Once formed, a photomask 16 having light passing regions 18 and non-light passing regions 20 is introduced between an energy source 22 and the substrate to expose portion(s) of the first negative photoresist layer to energy rays (arrows 24) in accordance with the pattern of the photomask. Preferably, the energy rays from the energy source impinge an area 26 adjacent the ink ejection element 12 to render the area insoluble (e.g., cross-linked) while areas 28 well beyond the periphery of the ink ejection element remain unexposed. In one embodiment, the energy source is an ultraviolet (UV) source operating at 1-line frequencies for a period of about 3-20 seconds. In other embodiments, the energy source comprises deep UV radiation, electron rays, X-rays or other.
In FIG. 2C, the first negative photoresist layer is developed with a suitable solvent to remove the non-exposed regions 28 (FIG. 2B) of the first negative photoresist material and what remains is the area 26 having had exposure to the rays of the energy source. Preferred solvents for this removal or stripping step include, but are not limited to, organic solvents, such as butylcellosolve acetate or other. Preferred processing conditions include combinations of spraying under pressure and stationary puddling of the developing solvent. In alternative embodiments, the removal process may simply include vaporizing the non-exposed region 28 during the UV exposure step.
In FIG. 2D, a second negative photoresist layer 30 becomes formed on both the surface of the substrate 10 and on a surface 32 and sidewalls 34 of the area 26 of the first negative photoresist layer. Preferably, but not required, the second negative photoresist layer 30 is formed to a substantially uniform thickness or depth by spin casting a solution or laminating a dry film of the second negative photoresist material to a thickness approximately double the thickness of the first negative photoresist layer. In one embodiment, this depth equals about 28-32 microns. Again, the depth depends upon user application.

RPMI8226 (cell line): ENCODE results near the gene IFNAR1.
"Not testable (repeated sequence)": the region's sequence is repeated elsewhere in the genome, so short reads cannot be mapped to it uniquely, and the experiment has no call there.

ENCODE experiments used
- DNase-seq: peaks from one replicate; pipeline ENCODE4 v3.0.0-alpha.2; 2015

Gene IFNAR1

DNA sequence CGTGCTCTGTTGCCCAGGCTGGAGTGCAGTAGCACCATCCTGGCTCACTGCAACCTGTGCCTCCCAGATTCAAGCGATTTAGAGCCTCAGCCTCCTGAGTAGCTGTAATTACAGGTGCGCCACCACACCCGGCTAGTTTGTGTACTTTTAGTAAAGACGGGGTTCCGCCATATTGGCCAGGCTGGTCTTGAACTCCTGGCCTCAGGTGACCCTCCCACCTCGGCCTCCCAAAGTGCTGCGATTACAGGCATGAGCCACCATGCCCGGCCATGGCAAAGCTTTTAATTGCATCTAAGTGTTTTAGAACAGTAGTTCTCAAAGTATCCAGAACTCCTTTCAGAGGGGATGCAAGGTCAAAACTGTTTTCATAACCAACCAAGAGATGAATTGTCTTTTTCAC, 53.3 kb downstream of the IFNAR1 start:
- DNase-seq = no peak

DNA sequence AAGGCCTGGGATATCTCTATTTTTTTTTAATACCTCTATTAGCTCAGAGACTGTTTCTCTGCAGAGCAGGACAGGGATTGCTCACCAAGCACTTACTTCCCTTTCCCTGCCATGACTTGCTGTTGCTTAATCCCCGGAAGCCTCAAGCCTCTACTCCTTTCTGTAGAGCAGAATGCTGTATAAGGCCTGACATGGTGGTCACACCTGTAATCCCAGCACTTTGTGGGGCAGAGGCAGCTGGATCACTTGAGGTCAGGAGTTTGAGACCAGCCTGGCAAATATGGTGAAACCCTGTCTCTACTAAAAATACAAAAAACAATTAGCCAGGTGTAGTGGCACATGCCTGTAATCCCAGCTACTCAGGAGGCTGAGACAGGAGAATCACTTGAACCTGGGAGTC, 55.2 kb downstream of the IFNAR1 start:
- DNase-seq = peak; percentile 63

In FIG. 2E, a second photomask 40 having light passing 42 and non-light passing regions 44 becomes inserted between the energy source 22 and the substrate to expose portion(s) of the second negative photoresist layer in accordance with the pattern of the second photomask. In a preferred embodiment, the photomask is configured such that a region 46 other than above the ink ejection element 12 is exposed to energy rays 24 from the energy source. In this manner, similar to the first negative photoresist layer, the second negative photoresist layer becomes cross-linked and hardened in a desired pattern.
In FIG. 2F, application of a suitable solvent develops the substrate by removing or stripping the non-exposed second negative photoresist layer portion 48 (FIG. 2E) and what remains is a nozzle orifice 50 above the ink ejection element 12. Skilled artisans will appreciate that the photomasks taught herein will have fiducials corresponding exactly to the fiducials of the photomasks used to fabricate the ink ejection element 15 during previous processing steps such that the nozzle orifice 50 will have desirable and accurate alignment therewith.